Criticism of a Work Ethic

Originally Published February 24, 2011

Watching a few minutes of television with my husband last night while we waited for our problematic internet to re-boot, we came across an Oprah episode where Donald Trump and his kids were on, conversing about different topics.  Oprah asked one of his sons what he admired most about his dad, and he said his work ethic.  He recalled glowingly how, as a child, his father would arrive at the office at 8AM and not leave until 10PM and would continue to work throughout the weekend.  Oprah asked him if this ever upset him as a child because his dad was obviously not around all that much.  He said not really, because he understood his dad’s motivations, and they still had quality time together.

I was simply blown away by this comment.  As a small child, I find it quite hard to believe that he easily put his father’s hours away from home into context and felt happy about it, enjoying the little time they did have together.  My second thought was–working 70-80 hours a week is this person’s definition of having a good work ethic?

Since when–and how–could it ever be a matter of pride to work such hours?

Donald Trump has all the material rewards a person could ask for.  He was certainly not working 2 or 3 jobs to put food on the table.  What is the motivation behind a need or desire to do all this?

Somewhere, at some time, it became a matter of pride to see how MUCH a person could do rather than how little–or how much in how little time.  The “winner” today is the woman with the full-time career, full-time relationship and full-time role of parent.  Whether or not she comes down with a chronic illness doesn’t even factor into the equation of whether or not she “won.”  Getting completely worn down and sick (just one example of over-doing it) would just be considered an “oops,” a side effect, a chance circumstance, or even an inconvenience as it would require some sick days to be taken.

It’s a pretty big collective decision we, as a culture, have made, to make these “superheroes” our heroes.  Those of us who do not see the value in running ourselves ragged are supposedly less hard-working, less strong, maybe lazy.  We are all supposed to “push ourselves.”  As a woman with the right, now, to work and have a family at the same time, without taking advantage of that, I may run the risk of being seen as some kind of house-slave, simply by choosing to focus on being a parent.

Is it not rather foolhardy to go beyond your physical and energetic boundaries over, over, and over again?  Your body, mind, and spirit give you the signals time and again that it’s enough, slow down, take a break, you’re doing too much, and yet so many people don’t stop until they land in the hospital.  Or, perhaps worse (since it won’t force you to stop), end up unfulfilled or depressed–because how can you feel fulfilled without having even a few minutes a day to relax, breathe, and take pride in all you’ve accomplished?  How can you enjoy all you have created when you don’t have time to sit and do nothing but watch your child play?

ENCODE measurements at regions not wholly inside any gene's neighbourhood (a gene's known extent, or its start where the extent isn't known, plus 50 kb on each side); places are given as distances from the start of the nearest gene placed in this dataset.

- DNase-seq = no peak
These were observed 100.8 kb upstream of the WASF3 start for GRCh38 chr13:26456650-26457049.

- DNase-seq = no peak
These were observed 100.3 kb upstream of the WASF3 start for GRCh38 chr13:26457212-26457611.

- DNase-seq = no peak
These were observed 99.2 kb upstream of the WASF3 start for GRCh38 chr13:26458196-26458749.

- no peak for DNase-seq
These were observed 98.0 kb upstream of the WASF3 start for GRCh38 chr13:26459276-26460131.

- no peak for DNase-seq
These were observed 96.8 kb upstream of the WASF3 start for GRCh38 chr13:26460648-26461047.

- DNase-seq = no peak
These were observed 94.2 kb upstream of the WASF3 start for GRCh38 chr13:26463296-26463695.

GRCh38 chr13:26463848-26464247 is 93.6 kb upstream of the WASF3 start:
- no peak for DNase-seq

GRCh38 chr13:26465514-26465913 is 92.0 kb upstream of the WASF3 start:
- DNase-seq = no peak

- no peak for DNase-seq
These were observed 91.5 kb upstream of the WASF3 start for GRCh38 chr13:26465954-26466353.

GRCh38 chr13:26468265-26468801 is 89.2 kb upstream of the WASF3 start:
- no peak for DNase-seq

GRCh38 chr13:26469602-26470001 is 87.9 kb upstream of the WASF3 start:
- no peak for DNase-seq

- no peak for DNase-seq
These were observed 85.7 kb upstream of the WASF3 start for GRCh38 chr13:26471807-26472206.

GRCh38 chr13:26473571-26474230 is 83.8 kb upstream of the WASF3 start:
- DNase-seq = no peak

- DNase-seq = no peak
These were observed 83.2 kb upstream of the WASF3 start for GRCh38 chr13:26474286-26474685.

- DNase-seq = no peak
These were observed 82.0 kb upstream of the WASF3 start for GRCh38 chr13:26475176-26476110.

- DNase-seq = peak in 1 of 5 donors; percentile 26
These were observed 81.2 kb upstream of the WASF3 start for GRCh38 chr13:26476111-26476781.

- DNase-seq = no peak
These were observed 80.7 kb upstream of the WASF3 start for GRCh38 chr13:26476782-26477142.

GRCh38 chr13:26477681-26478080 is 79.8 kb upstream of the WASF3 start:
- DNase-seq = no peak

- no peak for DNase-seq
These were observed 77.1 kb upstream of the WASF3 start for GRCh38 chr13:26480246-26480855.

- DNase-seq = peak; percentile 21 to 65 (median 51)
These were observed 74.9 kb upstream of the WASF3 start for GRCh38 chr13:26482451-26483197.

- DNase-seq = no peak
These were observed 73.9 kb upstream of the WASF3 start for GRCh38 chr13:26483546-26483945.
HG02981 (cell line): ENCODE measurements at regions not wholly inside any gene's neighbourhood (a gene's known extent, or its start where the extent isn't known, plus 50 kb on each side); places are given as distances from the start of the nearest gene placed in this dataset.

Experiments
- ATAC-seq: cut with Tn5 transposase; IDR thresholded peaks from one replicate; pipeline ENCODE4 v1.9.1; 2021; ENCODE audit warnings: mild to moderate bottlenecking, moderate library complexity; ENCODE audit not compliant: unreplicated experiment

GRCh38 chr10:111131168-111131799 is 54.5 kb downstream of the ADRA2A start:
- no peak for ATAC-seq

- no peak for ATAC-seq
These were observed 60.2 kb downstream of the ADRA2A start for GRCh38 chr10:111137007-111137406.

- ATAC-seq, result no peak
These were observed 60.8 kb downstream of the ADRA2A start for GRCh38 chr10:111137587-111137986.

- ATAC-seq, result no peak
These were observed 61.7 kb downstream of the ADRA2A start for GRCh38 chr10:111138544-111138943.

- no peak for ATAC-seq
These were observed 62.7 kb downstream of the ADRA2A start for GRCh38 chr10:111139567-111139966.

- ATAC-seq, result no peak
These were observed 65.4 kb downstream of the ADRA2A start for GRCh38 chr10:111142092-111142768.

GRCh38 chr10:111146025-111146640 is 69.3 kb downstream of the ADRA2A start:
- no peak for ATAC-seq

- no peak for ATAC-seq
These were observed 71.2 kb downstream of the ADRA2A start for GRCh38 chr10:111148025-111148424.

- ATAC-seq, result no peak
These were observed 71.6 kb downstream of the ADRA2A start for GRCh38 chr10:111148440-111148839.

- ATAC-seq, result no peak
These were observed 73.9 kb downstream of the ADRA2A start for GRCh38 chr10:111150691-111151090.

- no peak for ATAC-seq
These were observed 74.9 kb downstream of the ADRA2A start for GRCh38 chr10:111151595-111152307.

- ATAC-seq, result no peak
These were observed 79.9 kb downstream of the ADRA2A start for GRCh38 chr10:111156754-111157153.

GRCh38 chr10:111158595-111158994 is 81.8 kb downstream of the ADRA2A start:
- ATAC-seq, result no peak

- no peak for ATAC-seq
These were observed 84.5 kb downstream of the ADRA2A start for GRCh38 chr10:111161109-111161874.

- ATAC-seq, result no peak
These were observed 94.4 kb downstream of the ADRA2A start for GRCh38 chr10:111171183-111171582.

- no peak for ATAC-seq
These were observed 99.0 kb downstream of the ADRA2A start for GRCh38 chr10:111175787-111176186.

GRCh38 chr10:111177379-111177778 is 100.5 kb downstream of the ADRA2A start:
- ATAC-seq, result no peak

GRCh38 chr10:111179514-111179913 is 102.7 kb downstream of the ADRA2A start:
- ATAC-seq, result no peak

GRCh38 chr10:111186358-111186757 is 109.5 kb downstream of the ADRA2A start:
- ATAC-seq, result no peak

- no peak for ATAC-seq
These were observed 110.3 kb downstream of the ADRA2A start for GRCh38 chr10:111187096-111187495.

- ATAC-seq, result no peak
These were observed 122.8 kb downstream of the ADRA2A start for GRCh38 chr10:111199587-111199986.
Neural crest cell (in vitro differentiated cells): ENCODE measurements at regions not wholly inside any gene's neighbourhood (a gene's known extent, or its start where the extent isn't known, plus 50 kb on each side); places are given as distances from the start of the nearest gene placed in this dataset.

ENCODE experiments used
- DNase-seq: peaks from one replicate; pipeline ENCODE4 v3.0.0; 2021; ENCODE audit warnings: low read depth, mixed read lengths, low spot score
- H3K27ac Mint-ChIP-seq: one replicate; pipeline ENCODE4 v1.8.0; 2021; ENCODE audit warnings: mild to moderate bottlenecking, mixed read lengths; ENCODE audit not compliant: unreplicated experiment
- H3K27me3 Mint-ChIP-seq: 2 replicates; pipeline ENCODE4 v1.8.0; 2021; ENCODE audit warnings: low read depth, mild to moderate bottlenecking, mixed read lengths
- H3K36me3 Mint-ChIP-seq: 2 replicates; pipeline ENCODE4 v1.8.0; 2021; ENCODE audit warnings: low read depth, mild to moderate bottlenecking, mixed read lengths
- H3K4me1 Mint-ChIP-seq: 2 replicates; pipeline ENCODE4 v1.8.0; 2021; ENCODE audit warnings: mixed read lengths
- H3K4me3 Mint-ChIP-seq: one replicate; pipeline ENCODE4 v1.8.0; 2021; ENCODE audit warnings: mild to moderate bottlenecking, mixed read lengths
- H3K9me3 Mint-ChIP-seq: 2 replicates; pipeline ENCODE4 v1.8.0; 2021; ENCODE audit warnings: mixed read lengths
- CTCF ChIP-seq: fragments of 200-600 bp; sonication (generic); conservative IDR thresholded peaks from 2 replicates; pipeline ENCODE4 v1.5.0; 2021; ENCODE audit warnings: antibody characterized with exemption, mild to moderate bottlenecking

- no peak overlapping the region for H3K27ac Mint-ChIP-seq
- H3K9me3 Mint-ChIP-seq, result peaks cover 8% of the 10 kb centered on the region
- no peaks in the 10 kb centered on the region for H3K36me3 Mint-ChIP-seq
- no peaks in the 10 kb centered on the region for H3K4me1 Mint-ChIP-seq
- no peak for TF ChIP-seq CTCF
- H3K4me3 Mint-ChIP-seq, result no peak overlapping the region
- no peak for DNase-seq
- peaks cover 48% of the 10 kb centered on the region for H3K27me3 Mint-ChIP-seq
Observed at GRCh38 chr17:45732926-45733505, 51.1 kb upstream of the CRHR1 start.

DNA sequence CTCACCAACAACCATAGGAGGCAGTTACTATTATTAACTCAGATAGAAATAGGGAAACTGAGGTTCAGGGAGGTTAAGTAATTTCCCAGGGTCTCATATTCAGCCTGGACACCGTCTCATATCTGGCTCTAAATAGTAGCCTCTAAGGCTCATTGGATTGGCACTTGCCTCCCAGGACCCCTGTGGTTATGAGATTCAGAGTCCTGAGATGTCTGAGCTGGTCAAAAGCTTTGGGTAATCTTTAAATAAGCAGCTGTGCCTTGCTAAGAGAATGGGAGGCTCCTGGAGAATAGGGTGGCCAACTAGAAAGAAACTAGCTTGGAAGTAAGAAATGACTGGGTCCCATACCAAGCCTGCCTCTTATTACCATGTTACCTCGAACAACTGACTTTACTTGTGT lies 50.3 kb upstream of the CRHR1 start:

How much leisure time should a person have per day and per week?

How many people have even sat down to think about this?

I don’t have the answer, but I propose it be not only be looked at but strongly emphasized before we simply give in and imitate whatever we see around us.

Interestingly, the 5-day, 40-hour work week was a huge compromise and really only agreed upon because it was the best that could be done at the time.  Factory owners previously had people work 12-16 hour days, 6 days a week.  Fighting tooth and nail for decades, these hours were finally cut to something reasonable.  It is now possible to achieve SOME concept of a work-life balance, but I would argue there’s room for quite a bit more improvement in this area yet.

I just wonder how we accepted and generally forgot to even question the amount of time we spend working.

(In an office environment, does it really take each person 8 hours to do what needs to get done in that day and 40 hours to complete what needs to be completed in that week?   The numbers are rather arbitrary, when we think about it.)

I personally feel that 40 hours a week (especially when you factor in commute times and lunch breaks) is far too much.  (And, yes, I do have a solution to propose, but that’s for another post.)  When we look at how much sleep is needed, what should be done in a day just to simply be healthy, enjoy some play, cook our own meals, hopefully grow our own food, take care of our children, and everything else–it’s just impossible to do this within our current model.  Not mentioning time for simple contemplation, creative thinking, and… doing nothing.

Most of the 9-5-ers are so mentally beat when they get home, it takes 2 hours just to unwind.  And then do they have the energy to contemplate their purpose, their dreams, their spirituality?  What about exercise, cooking from scratch, and meditation–the absolute requirements for good health?

Without quiet time, how do we get a sense of ourselves?  We otherwise will get that sense almost completely from others via their opinions plus culture’s rules.  Without a sense of ourselves, we can’t even think for ourselves.  When we don’t have time to go within and actually feel our connection with something bigger, we feel small and helpless–a detrimental illusion.

I can’t end this post with tidbits on time management and emphasizing what is important.  A few small words here are not likely to make an earth-shattering change in your life.  I ask, instead, that we all look at these universal assumptions and instead of saying over and over, “that’s just the way it is” to open up JUST enough to say, “this is rotten–and doesn’t have to be that way.”  And to see reasons it does not, and ways for it not to be.  Who’s in charge here, aside from us??

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